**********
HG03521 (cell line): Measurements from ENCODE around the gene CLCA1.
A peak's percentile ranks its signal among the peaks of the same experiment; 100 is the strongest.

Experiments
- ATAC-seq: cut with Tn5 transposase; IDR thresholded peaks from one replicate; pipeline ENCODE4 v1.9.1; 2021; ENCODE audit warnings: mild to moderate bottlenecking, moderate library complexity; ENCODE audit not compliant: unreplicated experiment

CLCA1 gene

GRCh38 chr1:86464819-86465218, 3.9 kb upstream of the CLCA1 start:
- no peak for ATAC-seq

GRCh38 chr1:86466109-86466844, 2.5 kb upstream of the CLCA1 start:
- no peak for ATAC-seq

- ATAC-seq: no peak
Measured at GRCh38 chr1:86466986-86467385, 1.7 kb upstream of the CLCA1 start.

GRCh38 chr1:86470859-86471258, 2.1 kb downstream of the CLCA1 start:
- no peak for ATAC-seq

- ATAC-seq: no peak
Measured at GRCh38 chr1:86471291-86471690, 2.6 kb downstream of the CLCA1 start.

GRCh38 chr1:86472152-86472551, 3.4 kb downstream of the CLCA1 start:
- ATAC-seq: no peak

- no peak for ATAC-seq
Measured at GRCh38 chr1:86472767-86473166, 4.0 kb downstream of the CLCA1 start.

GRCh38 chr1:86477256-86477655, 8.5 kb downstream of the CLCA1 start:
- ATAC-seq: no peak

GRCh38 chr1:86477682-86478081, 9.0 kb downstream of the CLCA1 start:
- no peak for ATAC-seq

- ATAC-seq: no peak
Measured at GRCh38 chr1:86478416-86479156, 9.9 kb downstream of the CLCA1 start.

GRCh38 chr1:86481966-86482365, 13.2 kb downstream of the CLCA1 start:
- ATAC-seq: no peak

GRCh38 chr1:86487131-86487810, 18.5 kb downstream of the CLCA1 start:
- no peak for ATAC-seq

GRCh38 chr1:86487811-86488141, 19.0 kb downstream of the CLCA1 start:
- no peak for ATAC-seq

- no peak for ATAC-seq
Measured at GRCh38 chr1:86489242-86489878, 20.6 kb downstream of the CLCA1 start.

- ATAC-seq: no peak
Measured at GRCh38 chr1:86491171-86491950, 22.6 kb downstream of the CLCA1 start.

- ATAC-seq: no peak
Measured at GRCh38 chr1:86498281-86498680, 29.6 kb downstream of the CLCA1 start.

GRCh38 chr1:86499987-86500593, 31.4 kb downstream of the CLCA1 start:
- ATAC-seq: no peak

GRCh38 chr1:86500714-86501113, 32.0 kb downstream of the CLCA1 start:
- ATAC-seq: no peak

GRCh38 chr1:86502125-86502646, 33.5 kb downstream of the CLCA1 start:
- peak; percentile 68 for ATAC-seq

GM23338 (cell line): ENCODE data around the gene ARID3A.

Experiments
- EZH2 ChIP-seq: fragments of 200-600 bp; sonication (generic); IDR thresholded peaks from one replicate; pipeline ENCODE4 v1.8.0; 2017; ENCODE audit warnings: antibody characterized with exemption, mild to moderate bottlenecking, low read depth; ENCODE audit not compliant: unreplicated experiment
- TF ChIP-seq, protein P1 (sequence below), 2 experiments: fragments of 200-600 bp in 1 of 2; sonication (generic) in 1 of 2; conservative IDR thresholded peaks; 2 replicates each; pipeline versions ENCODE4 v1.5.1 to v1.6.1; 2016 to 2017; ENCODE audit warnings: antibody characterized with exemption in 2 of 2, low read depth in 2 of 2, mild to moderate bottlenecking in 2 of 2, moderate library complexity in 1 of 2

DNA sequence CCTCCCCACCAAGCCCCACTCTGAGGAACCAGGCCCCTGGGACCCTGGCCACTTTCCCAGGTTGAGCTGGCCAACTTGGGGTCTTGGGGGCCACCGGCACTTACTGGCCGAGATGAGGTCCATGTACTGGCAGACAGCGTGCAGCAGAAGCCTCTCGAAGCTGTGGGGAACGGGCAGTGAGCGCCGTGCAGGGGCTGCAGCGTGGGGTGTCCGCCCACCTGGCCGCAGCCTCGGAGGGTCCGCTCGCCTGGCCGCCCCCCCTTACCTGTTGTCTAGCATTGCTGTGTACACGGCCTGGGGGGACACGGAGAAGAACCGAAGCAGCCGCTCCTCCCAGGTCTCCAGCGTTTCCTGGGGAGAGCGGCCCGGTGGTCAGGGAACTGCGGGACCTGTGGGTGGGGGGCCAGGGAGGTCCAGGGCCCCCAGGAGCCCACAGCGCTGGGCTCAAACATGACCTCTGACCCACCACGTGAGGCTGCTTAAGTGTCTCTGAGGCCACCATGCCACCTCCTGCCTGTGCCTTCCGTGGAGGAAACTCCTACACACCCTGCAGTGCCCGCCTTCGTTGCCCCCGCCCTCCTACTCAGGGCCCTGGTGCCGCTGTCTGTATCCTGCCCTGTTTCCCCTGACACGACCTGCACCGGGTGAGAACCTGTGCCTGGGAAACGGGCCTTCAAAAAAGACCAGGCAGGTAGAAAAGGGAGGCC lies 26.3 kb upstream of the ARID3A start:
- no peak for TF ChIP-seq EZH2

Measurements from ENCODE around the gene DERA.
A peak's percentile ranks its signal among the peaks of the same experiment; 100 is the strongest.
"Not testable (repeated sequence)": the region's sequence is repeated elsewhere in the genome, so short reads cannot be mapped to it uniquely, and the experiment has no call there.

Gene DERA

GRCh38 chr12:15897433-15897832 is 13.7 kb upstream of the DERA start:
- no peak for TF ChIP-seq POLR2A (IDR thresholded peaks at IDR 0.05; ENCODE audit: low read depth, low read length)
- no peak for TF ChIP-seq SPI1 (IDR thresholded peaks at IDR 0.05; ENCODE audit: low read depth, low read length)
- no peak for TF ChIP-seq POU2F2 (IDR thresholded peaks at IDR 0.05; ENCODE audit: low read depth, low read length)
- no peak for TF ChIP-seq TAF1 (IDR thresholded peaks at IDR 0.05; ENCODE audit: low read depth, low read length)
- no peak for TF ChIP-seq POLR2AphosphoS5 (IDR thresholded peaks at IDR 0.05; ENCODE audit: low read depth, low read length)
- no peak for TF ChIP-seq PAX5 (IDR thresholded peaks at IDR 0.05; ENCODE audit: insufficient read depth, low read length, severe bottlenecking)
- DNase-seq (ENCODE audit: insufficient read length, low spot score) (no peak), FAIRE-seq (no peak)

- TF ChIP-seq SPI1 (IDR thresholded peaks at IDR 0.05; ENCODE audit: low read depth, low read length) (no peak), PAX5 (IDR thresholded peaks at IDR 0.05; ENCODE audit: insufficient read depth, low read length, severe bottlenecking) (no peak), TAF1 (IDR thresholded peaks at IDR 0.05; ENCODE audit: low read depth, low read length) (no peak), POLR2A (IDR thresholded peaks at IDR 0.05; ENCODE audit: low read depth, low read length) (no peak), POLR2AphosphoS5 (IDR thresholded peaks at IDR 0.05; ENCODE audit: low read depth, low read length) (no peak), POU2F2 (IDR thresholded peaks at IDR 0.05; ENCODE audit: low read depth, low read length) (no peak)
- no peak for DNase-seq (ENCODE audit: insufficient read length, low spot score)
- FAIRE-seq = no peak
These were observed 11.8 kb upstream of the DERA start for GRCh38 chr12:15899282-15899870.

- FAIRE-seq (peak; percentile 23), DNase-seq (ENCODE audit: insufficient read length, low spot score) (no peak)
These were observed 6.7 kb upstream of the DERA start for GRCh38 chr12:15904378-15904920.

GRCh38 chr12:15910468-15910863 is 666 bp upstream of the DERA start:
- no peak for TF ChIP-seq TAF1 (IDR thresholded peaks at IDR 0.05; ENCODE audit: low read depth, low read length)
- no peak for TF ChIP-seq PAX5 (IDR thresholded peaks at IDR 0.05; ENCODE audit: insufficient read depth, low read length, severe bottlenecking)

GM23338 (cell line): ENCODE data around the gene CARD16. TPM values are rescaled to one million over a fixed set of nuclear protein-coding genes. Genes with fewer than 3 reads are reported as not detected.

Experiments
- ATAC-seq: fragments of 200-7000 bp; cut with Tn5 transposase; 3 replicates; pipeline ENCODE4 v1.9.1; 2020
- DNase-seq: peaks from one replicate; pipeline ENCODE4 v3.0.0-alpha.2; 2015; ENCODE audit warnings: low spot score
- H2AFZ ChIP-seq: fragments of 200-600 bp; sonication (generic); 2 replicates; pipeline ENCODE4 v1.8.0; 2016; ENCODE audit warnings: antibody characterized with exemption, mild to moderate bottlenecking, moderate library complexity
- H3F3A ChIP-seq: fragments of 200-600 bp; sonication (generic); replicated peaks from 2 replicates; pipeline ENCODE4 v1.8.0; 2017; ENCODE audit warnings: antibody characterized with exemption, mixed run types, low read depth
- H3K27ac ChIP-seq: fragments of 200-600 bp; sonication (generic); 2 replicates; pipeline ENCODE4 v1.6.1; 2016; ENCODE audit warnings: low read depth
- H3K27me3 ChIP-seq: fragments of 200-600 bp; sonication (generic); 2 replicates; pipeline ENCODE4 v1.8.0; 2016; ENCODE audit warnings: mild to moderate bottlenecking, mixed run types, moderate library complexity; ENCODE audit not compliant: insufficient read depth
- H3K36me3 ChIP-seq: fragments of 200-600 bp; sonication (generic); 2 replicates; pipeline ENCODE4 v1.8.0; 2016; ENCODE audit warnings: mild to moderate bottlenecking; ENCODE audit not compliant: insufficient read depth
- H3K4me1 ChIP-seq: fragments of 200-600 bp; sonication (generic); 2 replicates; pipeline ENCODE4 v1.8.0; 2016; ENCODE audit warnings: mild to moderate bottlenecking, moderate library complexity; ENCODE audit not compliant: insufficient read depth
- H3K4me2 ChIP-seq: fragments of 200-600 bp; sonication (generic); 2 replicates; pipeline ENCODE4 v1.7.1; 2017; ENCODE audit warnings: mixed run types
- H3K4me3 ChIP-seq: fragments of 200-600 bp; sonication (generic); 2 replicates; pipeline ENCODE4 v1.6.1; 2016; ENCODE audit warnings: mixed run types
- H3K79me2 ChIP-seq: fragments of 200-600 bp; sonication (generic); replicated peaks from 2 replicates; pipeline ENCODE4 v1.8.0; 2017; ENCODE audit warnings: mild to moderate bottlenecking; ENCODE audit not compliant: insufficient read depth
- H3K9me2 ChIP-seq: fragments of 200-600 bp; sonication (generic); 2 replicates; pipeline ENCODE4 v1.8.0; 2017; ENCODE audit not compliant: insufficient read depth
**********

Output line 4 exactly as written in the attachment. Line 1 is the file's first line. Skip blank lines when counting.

- ATAC-seq: cut with Tn5 transposase; IDR thresholded peaks from one replicate; pipeline ENCODE4 v1.9.1; 2021; ENCODE audit warnings: mild to moderate bottlenecking, moderate library complexity; ENCODE audit not compliant: unreplicated experiment